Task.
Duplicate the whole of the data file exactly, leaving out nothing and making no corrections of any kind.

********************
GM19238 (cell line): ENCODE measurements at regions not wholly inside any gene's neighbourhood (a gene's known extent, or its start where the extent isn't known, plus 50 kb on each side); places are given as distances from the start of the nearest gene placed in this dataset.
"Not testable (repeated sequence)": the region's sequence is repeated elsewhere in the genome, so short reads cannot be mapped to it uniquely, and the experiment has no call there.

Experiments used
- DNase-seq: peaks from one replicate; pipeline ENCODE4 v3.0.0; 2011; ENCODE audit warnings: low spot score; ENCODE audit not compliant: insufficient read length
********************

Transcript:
GM19238 (cell line): ENCODE measurements at regions not wholly inside any gene's neighbourhood (a gene's known extent, or its start where the extent isn't known, plus 50 kb on each side); places are given as distances from the start of the nearest gene placed in this dataset.
"Not testable (repeated sequence)": the region's sequence is repeated elsewhere in the genome, so short reads cannot be mapped to it uniquely, and the experiment has no call there.

Experiments used
- DNase-seq: peaks from one replicate; pipeline ENCODE4 v3.0.0; 2011; ENCODE audit warnings: low spot score; ENCODE audit not compliant: insufficient read length